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Swedish climate activist Greta Thunberg, 16, attends a youth led protest in front of UN in support of measures to stop climate crisis on on Aug. 30 in NYC. Spencer Platt / Getty Images

Champions of Greta Thunberg — and the 16-year-old climate activist herself — hit back against malicious right-wing bullies over the weekend as she called her Asperger's syndrome diagnosis a "superpower" and her defenders said there is but one reason that people attack the person who has galvanized the global climate strike movement: they are afraid of her.

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This photo was taken during the climate strike in the Philippines on May 24. Global Collections / 350.org

Environmental activists around the world are strategizing and planning demonstrations to coincide with next month's United Nations Climate Action Summit, which starts on September 23. The organizers aim to force politicians and lawmakers to confront the urgency of the global climate crisis, which is accelerating at an alarming rate.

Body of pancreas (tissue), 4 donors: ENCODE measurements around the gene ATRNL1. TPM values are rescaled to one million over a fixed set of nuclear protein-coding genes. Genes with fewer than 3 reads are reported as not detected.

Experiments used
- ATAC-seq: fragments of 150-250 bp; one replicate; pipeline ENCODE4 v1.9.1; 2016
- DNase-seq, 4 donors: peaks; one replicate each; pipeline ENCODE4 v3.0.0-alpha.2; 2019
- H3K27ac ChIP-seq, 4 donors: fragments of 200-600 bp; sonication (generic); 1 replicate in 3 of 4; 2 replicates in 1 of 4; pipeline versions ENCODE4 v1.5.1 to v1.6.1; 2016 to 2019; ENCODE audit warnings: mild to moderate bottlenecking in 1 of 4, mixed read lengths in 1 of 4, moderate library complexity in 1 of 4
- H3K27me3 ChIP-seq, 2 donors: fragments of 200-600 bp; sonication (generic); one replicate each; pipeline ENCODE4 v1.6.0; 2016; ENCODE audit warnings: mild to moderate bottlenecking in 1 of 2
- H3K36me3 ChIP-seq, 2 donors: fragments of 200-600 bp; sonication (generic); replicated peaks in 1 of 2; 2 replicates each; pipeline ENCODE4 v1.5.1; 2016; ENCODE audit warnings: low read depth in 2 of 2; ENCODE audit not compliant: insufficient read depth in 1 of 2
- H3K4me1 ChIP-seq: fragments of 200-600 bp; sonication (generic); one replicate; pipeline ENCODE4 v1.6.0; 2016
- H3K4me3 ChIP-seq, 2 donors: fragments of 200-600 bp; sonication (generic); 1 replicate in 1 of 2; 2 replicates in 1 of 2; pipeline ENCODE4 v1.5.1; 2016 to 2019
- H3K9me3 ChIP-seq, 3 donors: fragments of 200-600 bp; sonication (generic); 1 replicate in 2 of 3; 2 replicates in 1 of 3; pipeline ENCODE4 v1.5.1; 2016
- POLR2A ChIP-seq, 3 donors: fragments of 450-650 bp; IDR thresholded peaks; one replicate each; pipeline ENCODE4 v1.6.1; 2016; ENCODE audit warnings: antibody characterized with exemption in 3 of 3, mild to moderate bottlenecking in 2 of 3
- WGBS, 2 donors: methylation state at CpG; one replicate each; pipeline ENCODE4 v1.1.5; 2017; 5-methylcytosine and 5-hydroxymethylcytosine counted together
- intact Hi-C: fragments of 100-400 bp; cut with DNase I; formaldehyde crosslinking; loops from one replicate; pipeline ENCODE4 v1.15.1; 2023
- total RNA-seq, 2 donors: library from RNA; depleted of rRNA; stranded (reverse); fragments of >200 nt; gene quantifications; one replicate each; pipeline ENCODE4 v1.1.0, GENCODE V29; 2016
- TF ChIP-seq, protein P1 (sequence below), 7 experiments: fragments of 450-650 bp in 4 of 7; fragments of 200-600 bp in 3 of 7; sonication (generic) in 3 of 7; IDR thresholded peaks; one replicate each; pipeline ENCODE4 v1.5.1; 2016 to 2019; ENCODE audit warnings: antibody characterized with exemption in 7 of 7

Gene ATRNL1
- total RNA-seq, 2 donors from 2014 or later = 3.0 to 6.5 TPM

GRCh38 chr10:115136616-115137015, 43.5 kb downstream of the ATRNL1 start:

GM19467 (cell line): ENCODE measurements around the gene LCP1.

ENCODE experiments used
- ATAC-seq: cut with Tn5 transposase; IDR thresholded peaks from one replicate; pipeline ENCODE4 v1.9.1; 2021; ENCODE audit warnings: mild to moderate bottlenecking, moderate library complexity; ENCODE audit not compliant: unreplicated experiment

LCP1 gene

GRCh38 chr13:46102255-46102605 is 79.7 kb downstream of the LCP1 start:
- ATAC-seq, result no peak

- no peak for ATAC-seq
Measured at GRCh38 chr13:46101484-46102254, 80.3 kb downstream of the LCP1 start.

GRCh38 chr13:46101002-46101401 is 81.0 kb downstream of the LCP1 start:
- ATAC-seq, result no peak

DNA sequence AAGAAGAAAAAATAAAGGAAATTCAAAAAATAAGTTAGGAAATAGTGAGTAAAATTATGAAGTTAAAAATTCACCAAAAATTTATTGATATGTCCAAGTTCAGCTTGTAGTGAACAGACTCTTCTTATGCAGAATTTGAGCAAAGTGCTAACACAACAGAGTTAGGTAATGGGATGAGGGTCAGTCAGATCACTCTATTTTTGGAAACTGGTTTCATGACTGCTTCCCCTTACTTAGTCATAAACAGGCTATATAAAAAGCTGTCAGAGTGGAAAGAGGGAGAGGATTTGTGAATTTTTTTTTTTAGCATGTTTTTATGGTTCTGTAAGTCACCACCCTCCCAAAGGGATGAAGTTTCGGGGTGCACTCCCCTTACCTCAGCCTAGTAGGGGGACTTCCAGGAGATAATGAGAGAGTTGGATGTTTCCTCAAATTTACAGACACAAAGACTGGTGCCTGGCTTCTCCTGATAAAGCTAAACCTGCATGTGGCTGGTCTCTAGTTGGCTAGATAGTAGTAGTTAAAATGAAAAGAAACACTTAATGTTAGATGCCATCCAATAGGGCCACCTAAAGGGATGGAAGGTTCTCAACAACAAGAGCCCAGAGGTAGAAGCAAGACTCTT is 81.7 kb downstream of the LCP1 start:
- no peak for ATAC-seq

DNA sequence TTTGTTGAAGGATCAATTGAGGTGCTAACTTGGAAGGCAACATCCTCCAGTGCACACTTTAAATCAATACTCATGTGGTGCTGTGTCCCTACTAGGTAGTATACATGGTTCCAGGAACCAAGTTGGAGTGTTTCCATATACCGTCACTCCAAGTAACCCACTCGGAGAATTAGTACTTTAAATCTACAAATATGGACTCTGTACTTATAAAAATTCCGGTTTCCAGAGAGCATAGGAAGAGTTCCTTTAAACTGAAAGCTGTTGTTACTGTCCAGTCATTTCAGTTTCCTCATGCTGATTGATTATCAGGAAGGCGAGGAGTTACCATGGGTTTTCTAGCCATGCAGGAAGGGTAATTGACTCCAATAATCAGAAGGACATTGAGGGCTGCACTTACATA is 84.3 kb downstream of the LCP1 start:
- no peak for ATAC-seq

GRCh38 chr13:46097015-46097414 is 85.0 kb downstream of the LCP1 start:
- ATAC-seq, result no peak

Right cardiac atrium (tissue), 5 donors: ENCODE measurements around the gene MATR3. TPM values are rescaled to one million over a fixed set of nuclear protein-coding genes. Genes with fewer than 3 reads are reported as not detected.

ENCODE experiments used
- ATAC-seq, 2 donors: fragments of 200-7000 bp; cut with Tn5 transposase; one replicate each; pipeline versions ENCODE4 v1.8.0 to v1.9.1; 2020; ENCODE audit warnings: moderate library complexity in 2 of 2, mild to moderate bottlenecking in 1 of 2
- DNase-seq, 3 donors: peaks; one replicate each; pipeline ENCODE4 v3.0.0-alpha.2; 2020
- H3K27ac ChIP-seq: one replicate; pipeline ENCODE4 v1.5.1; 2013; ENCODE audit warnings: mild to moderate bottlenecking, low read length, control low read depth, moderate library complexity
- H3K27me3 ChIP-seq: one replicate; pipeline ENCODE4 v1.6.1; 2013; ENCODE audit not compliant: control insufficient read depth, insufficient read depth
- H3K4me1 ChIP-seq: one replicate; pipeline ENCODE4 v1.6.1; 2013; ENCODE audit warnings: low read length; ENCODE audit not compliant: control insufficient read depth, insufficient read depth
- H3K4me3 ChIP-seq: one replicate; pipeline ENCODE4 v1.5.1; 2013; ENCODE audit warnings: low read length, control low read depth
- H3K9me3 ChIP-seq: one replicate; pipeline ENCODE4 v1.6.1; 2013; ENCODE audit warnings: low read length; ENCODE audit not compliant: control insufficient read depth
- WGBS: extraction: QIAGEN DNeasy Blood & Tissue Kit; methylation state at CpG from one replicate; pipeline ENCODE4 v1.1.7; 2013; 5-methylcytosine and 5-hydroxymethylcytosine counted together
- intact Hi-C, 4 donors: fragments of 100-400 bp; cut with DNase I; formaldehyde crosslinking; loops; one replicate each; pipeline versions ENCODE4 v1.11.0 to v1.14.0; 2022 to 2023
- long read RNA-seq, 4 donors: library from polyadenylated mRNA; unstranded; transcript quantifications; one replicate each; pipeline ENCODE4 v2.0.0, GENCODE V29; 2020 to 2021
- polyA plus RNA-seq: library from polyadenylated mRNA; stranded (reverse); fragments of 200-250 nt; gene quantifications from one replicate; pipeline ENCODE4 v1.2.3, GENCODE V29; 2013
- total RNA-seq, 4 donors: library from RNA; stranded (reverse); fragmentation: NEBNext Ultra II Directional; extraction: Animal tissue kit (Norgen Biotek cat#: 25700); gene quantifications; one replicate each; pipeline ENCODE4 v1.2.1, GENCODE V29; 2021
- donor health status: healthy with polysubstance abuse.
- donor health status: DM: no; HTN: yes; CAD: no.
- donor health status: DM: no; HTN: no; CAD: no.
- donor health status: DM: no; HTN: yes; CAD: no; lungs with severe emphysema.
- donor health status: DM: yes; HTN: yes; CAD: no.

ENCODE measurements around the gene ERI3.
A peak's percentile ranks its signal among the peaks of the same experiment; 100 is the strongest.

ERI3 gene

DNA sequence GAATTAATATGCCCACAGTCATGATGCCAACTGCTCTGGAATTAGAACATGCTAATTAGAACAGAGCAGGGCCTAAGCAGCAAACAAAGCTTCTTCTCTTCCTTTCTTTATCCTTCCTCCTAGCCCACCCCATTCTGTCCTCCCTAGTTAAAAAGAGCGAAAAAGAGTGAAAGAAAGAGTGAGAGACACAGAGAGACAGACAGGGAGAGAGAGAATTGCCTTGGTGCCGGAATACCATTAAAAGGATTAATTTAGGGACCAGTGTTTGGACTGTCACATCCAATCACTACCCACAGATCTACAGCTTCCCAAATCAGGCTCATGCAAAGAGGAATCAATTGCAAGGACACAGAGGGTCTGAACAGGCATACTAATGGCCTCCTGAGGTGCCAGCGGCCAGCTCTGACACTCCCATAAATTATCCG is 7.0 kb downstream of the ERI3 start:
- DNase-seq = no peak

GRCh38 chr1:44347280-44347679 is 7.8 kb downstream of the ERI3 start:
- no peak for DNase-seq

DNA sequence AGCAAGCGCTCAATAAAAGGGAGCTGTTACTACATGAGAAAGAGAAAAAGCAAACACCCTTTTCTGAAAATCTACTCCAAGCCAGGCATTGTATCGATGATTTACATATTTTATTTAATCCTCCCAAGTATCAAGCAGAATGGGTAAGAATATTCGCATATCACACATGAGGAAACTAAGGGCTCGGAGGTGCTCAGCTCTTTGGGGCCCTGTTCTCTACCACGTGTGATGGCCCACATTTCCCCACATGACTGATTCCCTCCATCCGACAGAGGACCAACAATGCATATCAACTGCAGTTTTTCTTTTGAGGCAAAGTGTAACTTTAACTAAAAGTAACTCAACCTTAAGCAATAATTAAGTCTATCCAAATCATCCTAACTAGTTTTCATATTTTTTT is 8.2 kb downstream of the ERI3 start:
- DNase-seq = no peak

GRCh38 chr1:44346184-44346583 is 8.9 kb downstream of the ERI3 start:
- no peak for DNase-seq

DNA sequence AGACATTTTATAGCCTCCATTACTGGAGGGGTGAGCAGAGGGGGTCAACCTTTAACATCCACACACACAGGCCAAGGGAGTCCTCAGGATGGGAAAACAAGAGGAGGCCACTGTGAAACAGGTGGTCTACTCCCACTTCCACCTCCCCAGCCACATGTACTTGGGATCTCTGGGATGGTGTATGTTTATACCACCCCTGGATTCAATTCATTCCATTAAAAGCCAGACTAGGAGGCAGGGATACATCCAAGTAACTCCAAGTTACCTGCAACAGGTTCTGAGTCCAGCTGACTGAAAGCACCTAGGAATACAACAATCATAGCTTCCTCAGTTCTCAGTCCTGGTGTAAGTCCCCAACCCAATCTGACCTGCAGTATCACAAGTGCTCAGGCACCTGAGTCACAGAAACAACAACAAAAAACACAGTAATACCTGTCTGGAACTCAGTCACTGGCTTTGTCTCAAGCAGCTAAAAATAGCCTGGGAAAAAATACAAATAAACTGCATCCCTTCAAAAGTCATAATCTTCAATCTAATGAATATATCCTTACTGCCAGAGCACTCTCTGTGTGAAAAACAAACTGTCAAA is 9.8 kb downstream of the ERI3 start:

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EcoWatch Daily Newsletter

By Stuart Braun

A year after activist Greta Thunberg first stood in the rain outside the Swedish parliament with her now iconic "Skolstrejk för klimatet" — school strike for the climate — placard, the movement she spawned has set the tone for environmental protest action around the world.

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